Greek Games; Children’s Traditional Games in Greece
CRIPPLING: The children rule a rectangle on the cement and using parallel lines , they divide it into 4 parts , the stairs. The first 3 should be equivalent to one another , but the last one is about 3x bigger than the others and it is called king. The children number the stairs and they take it off for the turn to be determined, but every child gets to play and take a turn. The child who goes first , takes a small flat stone , which is called the team and throw it to the first stair. Then, crippling with his or her left leg he/she jumps with the right one from one stair to another stair. When he/she reaches the king he/she can rest or turn , trying not to put down the curved leg . Then he/she makes the same road backwards crippling, and when he/she reaches the stair where the stone is , he/she hits it with the edge of his/her shoe , throwing it out , he/she jumps and steps on it . The same should he/she does with the rest stairs. The child who is playing , must not put down his/her clippled leg , step with his/her good leg some line or throw the team on a line. If he/she makes a mistake, he/she loses his/her turn and the next child plays. If the child finishes with all the stairs without making a single mistake, he/she makes a rubo. The child who collects three rubos is the winner of the game.
Caps: This game is played outside. Two players are allowed to play this game at a time. Both players have their own cap. They sit down about 2 feet away from each other. In the middle there should be a hole 2cm deep. The players play in turns. In the beginning the first player pushes his cap towards the hole. The first player that manages to push his cap into the hole wins. This game is for ages 6 years and older.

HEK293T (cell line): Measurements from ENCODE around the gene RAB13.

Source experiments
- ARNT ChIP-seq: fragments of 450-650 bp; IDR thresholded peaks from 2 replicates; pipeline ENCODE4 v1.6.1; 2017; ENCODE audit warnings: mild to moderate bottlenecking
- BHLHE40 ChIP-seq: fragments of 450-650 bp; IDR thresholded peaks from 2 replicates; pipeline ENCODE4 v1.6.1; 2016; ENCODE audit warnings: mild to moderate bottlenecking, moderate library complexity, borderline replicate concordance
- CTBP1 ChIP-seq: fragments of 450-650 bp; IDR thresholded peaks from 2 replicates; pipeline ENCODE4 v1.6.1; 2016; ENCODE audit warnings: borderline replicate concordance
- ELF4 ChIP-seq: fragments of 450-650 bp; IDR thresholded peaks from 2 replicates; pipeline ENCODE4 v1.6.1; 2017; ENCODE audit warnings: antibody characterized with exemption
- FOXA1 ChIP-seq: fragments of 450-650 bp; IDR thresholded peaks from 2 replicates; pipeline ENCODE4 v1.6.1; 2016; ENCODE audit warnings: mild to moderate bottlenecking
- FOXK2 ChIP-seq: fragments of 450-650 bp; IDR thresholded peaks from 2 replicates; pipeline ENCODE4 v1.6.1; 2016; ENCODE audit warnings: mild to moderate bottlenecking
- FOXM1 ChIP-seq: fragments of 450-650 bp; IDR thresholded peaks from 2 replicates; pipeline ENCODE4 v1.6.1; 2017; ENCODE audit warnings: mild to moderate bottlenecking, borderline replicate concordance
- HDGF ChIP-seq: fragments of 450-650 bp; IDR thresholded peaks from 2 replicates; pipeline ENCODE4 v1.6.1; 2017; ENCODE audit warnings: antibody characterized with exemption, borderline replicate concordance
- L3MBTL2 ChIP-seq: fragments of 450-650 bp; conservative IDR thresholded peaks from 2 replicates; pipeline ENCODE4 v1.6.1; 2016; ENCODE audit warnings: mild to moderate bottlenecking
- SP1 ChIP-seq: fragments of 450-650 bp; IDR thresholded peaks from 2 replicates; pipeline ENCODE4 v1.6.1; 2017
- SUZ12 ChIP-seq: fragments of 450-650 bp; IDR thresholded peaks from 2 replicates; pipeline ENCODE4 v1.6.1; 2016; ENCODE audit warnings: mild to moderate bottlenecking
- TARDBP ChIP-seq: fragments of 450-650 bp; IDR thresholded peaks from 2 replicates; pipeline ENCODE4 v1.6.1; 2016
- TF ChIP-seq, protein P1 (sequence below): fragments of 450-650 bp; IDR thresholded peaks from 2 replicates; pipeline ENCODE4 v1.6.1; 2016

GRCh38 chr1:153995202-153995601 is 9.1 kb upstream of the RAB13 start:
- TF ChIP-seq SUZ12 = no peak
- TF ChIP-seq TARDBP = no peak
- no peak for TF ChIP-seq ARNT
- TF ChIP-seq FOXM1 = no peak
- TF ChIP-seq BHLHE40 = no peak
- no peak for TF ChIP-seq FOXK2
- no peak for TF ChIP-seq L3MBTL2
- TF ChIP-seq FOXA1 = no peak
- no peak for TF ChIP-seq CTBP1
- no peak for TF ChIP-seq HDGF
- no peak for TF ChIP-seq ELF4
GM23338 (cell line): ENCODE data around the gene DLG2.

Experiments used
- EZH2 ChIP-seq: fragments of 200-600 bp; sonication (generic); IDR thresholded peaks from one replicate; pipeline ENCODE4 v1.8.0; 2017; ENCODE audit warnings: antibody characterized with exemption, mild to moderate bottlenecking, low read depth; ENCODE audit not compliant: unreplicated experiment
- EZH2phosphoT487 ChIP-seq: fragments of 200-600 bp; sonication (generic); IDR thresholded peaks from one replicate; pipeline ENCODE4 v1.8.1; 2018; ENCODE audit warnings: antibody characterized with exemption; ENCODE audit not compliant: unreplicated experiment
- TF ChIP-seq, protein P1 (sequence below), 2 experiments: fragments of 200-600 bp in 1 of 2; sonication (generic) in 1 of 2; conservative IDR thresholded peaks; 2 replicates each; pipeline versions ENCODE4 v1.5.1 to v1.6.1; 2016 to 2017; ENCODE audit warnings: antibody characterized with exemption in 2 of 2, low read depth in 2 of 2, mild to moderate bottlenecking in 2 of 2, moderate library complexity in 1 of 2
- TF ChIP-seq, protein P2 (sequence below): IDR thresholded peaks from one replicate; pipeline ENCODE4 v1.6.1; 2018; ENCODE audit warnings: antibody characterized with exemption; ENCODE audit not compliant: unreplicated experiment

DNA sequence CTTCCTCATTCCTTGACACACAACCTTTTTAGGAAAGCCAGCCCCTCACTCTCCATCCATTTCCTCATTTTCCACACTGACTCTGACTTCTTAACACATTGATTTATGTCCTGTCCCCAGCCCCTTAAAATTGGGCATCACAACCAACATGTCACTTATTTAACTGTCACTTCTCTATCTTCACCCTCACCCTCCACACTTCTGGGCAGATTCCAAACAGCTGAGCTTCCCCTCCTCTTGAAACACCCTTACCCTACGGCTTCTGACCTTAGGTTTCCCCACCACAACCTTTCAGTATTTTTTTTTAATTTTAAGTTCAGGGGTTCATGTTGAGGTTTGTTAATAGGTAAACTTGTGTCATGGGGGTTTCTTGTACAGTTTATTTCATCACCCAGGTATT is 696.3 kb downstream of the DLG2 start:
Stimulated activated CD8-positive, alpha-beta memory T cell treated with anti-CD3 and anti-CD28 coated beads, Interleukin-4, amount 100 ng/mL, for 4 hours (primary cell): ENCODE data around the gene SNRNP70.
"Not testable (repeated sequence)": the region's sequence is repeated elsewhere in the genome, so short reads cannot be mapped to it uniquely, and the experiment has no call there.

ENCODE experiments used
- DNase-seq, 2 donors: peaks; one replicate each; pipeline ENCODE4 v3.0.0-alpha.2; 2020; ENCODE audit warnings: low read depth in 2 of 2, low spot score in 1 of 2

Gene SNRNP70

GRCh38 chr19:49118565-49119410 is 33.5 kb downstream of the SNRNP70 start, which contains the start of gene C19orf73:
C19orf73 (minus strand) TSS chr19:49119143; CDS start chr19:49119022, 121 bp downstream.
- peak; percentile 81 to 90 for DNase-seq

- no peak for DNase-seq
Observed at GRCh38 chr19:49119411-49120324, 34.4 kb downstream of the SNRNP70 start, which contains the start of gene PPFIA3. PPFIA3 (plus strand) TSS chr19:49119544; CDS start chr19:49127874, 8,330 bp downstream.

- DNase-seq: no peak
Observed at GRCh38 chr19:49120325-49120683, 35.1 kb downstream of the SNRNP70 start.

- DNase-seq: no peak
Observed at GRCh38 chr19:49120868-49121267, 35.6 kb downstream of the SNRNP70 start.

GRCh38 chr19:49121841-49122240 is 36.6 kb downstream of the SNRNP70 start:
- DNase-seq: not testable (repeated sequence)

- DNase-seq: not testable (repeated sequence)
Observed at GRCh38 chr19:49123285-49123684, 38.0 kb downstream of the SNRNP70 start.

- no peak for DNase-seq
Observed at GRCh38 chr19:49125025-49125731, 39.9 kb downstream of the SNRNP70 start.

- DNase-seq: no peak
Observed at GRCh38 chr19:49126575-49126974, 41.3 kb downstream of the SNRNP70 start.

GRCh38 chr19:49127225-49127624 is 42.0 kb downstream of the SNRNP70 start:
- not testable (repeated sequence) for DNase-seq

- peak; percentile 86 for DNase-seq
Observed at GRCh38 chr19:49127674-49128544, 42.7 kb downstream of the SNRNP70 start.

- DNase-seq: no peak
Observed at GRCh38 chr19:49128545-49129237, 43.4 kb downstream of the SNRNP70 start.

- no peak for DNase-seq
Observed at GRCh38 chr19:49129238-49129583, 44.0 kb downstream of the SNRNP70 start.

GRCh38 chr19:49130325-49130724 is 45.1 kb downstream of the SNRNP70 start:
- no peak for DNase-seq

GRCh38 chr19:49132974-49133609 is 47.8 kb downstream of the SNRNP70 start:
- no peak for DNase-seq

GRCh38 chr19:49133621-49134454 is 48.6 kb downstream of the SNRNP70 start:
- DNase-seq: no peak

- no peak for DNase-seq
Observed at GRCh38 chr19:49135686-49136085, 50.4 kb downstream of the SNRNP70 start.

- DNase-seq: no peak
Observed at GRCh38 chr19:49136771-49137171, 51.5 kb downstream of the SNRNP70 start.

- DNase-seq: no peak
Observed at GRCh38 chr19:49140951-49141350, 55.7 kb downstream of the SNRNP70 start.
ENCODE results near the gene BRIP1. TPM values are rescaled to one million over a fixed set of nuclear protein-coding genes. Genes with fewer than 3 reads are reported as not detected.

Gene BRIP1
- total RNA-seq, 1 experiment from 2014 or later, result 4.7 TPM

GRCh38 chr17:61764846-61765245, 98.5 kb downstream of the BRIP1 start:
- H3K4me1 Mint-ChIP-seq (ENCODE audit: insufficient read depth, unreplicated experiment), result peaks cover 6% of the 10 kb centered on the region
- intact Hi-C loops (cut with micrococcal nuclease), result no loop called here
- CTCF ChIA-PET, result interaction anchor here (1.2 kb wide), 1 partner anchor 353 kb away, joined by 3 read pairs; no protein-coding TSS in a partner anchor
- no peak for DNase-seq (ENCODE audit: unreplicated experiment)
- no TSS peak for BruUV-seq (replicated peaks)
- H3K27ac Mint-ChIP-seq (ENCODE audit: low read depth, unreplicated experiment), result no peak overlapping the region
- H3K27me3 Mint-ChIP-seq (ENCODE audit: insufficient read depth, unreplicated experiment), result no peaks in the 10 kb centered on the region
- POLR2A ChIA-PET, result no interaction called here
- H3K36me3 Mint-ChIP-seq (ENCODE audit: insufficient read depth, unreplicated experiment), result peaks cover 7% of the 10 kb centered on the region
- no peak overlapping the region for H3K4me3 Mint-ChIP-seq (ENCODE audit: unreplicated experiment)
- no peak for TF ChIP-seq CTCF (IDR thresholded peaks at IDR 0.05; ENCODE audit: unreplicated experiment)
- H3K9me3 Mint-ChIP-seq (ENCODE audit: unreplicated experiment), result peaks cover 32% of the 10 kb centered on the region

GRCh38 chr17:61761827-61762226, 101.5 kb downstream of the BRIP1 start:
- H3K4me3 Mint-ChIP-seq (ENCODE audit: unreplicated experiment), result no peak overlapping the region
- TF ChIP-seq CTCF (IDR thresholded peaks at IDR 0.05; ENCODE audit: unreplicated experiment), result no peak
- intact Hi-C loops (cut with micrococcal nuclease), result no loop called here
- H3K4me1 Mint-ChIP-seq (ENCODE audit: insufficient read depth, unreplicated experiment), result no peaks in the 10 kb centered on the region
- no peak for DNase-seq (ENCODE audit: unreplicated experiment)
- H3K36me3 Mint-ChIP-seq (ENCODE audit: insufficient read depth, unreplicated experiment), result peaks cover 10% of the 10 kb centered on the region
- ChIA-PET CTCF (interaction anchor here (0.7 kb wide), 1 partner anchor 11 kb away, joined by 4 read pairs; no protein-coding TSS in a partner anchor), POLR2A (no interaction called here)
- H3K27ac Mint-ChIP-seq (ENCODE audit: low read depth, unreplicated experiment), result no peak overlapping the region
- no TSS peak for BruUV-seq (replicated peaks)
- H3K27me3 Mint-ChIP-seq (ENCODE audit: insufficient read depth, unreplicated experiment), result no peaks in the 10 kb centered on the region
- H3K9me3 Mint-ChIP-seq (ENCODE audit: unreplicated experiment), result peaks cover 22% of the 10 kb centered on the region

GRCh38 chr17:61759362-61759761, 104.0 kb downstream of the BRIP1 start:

Hopscotch: Draw 8 squares or more on the ground with the chalk. The squares must be one on the left and one on the right and show a rectangle. Put the rock in front of the first square. Then move towards the first square, jump on your leg and try to push the rock with one leg into the first square. Then, if you started from the left square, push the rock to the right and vice versa. You must push the rock into all the squares without moving it out of the square. If you push the rock out of the square that you want to move into, you lose. It is played in Greece, just as it is played here in the United States.
Easter, National Anniversary, and The Carnival; 3 Greek Festivals/Holidays You Need to Know
Easter: Being the most important Greek celebration of the year, it starts 7 weeks before Easter Sunday and comes to its time of greatest importance and highest celebration during the Holy Week. This is when Services are held every evening in the neighborhood churches. On Good Friday, a special celebration takes place when all the flowered tombs of the Christ (named Epitaphios) are gathered at the squares and make the tour of the towns. The highest time of celebration of the Easter holiday is on Good Saturday at midnight, when pilgrims go the church and get the Holy Light. At midnight exactly, the priest will show up holding a lighted torch and shares the Holy Flame on the candles of near worshippers. Then, the worshippers share at their turn the Holy Light with their close neighbours until the entire church and the courtyard. After that, fireworks can be seen going off in the streets around the Church. Worshippers often will bring the burning candles home and make with the black smoke of the candle the sign of a cross above their door. This custom is supposed to bring good fortune into the house.After midnight, families and friends eat “magiritsa”, a soup made from lamb tripe, rice, dill and lemon. The rest of the lamb is grilled on Sunday morning for lunch, accompanied by wines and dances. This festival is of very important in all the regions of Greece but some places, such as Corfu and Chios, are very famous for their Easter celebrations. In some towns, the Burning of Judas takes place on Easter Sunday in the evening.
National Anniversary: This day is full of dedicative military parades. It is also called “Ohi Day”, meaning Day of No, in honor of the negative answer of the Greeks when the Italians asked them to surrender during World War II, on October 28th, 1940. The Greeks fought for their country against the Italians and managed to win a number of battles, even though they were fewer in number and didn’t have technological military equipment like their opponents. However, the coordinate attack of the German-Italian forces in April 1941 succumbed the Greek army.